Exploring the AI innovation: Insights from Microsoft Ignite Conference 2023

We just got back from some really interesting days in Seattle attending the Microsoft Ignite Conference. The big theme was of course AI.

Looking across the sessions we attended, it seems that this theme can be divided into two subthemes:

  • How is Microsoft going to improve all their applications with AI? (Office, Azure Portal, Visual Studio etc.)
  • How can you use Microsoft services and infrastructure to build your own AI solutions?
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Microsoft is introducing the concept of copilots across most of their applications. A copilot is an AI assistant that is context aware and can help you solve the tasks that you are working on in whatever Microsoft application you are using. In Office applications or in Visual Studio. In the Azure portal when managing resources or in a Fabric notebook using AI to enrich your data or using AI to generate the code that can enrich and analyse your data.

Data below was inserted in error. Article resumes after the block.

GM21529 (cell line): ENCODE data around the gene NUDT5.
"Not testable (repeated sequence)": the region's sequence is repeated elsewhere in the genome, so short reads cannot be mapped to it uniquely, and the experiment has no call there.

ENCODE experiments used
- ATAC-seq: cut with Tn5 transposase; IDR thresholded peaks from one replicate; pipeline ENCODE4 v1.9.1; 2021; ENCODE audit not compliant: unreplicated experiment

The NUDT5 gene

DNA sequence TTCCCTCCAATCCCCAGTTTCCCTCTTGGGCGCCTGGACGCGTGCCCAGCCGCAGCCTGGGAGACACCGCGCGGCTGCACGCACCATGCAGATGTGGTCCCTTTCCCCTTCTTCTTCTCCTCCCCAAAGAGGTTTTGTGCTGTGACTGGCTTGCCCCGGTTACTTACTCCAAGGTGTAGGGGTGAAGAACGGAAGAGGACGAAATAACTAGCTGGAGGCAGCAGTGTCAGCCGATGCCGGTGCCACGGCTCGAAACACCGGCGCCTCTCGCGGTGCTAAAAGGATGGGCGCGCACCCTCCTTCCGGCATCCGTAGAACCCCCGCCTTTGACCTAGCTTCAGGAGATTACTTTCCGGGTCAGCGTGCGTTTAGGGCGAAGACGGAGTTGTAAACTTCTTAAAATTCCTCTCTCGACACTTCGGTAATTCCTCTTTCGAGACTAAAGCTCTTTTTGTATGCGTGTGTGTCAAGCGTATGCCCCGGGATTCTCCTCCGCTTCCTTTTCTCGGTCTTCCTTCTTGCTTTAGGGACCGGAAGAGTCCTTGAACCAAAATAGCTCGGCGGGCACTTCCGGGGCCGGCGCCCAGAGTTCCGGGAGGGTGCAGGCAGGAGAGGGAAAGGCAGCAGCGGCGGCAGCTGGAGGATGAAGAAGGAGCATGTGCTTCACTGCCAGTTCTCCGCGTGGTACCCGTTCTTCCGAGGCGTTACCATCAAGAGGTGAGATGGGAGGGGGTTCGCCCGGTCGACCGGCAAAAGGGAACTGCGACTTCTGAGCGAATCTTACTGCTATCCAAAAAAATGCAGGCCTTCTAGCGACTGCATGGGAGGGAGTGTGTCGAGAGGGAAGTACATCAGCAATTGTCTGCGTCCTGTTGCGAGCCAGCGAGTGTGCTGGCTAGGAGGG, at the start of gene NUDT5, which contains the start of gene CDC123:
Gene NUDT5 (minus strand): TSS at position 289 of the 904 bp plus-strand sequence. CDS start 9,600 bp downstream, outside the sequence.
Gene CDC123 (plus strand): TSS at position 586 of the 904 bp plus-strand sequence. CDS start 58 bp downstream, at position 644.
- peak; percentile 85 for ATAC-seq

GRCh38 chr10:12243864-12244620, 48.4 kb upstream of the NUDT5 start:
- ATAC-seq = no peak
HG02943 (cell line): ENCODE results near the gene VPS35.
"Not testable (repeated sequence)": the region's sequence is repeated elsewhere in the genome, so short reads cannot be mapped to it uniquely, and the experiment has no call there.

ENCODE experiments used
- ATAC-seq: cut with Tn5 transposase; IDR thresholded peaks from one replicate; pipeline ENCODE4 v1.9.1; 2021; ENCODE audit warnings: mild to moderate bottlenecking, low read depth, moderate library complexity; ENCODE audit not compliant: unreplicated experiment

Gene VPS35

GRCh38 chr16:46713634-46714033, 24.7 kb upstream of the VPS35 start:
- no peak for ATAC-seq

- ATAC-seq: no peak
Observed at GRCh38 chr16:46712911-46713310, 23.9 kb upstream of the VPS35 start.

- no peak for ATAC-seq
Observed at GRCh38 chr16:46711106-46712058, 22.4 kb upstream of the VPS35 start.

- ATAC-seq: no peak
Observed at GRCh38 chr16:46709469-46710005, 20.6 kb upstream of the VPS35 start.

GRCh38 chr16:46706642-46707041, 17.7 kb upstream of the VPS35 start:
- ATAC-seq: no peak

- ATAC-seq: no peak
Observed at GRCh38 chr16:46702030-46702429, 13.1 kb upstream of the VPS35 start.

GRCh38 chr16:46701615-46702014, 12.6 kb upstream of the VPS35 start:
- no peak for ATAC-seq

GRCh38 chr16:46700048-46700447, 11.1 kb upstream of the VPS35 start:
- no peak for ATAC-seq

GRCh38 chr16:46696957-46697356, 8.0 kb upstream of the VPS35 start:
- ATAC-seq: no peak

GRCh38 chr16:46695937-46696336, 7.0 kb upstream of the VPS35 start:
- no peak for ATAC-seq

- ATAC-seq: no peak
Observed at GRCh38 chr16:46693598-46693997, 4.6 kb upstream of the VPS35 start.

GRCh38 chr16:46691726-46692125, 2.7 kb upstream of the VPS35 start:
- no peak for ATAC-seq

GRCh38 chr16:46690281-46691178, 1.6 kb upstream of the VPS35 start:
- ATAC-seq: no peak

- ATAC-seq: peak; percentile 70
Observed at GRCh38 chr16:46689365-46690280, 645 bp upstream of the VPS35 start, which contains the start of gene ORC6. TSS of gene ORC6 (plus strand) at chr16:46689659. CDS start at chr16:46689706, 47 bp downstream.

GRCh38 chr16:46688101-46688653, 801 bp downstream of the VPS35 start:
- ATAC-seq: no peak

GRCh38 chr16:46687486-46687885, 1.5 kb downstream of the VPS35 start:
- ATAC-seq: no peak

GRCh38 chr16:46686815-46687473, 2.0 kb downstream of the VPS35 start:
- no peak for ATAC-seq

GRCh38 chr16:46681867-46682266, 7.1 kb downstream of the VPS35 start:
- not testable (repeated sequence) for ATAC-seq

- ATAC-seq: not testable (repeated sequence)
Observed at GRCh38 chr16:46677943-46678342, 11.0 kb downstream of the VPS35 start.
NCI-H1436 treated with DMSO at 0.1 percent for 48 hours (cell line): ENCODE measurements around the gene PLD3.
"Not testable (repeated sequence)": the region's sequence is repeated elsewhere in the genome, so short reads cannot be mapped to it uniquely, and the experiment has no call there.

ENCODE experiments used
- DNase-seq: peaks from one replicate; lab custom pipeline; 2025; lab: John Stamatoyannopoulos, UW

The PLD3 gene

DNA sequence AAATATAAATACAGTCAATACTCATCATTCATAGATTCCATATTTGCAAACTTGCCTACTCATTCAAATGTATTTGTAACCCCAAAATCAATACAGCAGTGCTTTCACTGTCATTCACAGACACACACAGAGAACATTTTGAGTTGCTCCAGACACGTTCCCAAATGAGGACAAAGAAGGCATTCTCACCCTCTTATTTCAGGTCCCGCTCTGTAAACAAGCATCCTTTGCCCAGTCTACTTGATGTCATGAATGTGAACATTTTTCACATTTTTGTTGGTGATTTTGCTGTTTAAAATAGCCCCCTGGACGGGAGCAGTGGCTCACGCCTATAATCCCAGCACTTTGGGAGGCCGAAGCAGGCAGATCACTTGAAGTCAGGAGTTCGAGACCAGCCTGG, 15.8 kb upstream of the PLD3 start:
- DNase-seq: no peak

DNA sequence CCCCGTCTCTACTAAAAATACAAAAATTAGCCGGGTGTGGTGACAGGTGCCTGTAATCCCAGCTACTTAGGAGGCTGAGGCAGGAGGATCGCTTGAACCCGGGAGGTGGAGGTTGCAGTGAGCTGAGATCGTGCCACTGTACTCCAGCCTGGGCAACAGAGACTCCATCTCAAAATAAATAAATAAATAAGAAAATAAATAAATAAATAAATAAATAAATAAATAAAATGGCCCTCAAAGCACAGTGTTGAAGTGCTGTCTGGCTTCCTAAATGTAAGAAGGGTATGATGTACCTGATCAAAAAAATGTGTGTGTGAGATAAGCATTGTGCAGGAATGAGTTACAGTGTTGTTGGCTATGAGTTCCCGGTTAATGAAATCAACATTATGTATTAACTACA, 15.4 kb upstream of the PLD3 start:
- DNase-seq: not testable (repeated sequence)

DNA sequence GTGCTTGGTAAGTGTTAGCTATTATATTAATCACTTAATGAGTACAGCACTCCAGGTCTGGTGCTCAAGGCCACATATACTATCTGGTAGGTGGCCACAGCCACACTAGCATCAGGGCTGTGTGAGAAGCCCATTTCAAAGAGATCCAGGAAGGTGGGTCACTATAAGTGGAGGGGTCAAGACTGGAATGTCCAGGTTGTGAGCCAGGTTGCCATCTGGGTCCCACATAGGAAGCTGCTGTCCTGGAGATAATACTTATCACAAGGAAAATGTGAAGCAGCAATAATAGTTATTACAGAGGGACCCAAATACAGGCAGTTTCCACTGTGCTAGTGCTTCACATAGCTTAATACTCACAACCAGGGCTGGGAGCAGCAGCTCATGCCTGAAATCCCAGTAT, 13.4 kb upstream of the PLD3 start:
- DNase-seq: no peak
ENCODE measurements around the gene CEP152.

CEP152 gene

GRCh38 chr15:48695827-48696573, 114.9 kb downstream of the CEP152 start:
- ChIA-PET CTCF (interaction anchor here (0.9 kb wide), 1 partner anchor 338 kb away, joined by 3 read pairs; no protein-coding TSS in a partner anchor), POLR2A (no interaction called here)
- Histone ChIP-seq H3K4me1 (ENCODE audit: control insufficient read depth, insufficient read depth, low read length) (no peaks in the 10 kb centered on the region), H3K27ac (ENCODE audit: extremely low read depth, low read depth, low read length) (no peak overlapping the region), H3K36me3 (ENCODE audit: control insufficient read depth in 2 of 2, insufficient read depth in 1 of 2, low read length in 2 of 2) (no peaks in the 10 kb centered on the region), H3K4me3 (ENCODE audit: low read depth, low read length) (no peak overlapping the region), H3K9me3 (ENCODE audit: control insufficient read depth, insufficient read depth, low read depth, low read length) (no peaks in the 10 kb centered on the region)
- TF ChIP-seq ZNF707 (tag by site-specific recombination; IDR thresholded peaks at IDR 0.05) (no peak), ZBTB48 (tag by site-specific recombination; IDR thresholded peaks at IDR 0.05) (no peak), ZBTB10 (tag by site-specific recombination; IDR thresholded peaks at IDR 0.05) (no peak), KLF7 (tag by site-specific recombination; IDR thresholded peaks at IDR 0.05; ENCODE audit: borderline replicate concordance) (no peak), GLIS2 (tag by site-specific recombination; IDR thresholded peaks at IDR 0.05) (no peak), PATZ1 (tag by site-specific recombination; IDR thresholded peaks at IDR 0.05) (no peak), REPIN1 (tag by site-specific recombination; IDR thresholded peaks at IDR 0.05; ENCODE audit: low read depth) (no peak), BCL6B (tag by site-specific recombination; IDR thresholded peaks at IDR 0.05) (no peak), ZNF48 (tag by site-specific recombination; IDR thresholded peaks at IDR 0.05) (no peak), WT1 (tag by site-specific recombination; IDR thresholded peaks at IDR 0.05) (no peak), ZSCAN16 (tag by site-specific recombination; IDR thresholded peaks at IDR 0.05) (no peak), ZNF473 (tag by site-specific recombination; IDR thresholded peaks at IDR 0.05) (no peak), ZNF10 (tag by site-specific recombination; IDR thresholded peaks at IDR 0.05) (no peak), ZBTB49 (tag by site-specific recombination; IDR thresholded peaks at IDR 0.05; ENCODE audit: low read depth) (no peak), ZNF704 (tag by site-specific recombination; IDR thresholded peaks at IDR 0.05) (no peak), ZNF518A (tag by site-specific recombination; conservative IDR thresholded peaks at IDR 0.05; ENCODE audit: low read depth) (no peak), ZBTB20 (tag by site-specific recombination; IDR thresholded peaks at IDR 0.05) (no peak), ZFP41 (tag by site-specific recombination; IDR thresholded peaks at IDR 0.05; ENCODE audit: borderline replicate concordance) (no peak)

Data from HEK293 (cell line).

Some of you might already be familiar with copilot in Visual Studio. But get used to seeing similar help in whatever MS application you work in. It is really mind blowing how much help you can get from a copilot in different tasks. Especially when the copilot knows the entire context that you are working in and have access to execute complex tasks and query for additional information on your behalf.

Here's some examples that I am looking forward to playing with:

  • Azure portal

    Ask the copilot questions that can be answered with queries to the azure graph. For instance, how many VMs are currently running in this tenant? Or show me the functions where the cost has increased during the last week.